Since breaking through with 2010’s “Plans for Tomorrow,” Aura Garrido has proved chameleonic, moving from the mature-beyond-her-years teen in Juana Macias’ “Plans” to the moping granddaughter in Jorge Sanchez-Cabezudo’s Canal Plus Espana original series “Crematorium” to the actress who energizes a film director’s life in Jonas Trueba’s “The Wishful Thinkers.” “An actress’s career involves a large element of luck, and I’ve been lucky enough to be given (a range of) roles,” she says.
BUSY CALL SHEET
The 24-year-old Madrid native has scored plum parts in big Spanish primetime TV dramas, like “Imperium” and “Crematorium.” But she’s also eagerly sought after by Spain’s emerging generation of movie directors, whether for upscale mainstream fare — Javier Ruiz Caldera’s “Ghost Promotion,” a Fox North and Latin America pick-up; and Oriol Paulo’s “The Body,” from “The Orphanage” producer Rodar y Rodar — or arthouse pics such as Trueba’s “Thinkers.”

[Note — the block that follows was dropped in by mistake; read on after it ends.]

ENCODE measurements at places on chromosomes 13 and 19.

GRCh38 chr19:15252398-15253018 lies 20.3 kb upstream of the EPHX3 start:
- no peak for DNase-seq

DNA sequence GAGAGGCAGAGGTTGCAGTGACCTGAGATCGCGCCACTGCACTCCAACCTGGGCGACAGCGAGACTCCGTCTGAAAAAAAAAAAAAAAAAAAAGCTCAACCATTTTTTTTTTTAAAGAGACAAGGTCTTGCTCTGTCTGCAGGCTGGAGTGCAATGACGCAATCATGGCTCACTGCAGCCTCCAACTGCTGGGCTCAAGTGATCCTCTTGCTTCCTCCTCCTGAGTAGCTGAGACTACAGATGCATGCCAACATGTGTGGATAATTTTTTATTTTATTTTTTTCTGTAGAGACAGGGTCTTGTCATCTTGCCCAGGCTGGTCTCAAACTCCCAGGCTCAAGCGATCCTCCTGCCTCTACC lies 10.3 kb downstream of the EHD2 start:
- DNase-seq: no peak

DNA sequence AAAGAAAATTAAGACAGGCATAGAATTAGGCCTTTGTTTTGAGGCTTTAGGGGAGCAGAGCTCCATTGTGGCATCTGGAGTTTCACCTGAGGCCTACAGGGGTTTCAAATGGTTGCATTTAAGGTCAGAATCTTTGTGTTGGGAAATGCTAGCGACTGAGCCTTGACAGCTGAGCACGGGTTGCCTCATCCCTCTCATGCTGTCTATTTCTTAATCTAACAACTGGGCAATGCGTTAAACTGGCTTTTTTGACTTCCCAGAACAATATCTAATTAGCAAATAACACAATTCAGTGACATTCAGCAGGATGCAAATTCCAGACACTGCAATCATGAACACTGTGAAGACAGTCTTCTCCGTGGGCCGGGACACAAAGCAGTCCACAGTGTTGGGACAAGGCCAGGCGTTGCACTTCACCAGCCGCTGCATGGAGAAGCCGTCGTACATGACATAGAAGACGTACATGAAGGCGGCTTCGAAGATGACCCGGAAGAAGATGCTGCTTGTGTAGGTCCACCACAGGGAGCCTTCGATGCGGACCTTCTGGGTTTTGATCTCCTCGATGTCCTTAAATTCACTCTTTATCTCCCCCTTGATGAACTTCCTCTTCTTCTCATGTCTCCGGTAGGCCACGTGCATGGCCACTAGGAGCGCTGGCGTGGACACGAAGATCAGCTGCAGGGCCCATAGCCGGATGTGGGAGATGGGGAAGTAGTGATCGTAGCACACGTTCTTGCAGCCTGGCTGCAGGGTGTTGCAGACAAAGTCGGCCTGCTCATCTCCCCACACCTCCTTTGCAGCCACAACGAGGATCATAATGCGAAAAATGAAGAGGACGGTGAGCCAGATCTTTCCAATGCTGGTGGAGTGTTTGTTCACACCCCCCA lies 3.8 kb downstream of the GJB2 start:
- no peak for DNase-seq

Her father’s a musician, her mother paints, her aunt, grandmother and uncle sang opera professionally. “From when I was young, I’ve seen stage life close up,” she says.
Garrido won supporting actress honors for “Plans” at Spain’s Malaga Festival, the country’s biggest showcase for Spanish films, in 2010, then shared actress honors this year for “Stockholm.”
HAVE TALENT, WILL TRAVEL
“I’d like to make films in other countries, and experience places through my work,” says Garrido, who speaks English thanks to having a half-English best friend growing up.
“Aura is the best actress of her generation,” director Trueba says. “She stands apart: brilliant, highly gifted, radical, but never complacent.”larger audiences in the process, and films that were otherwise ignored are now reaching viewers.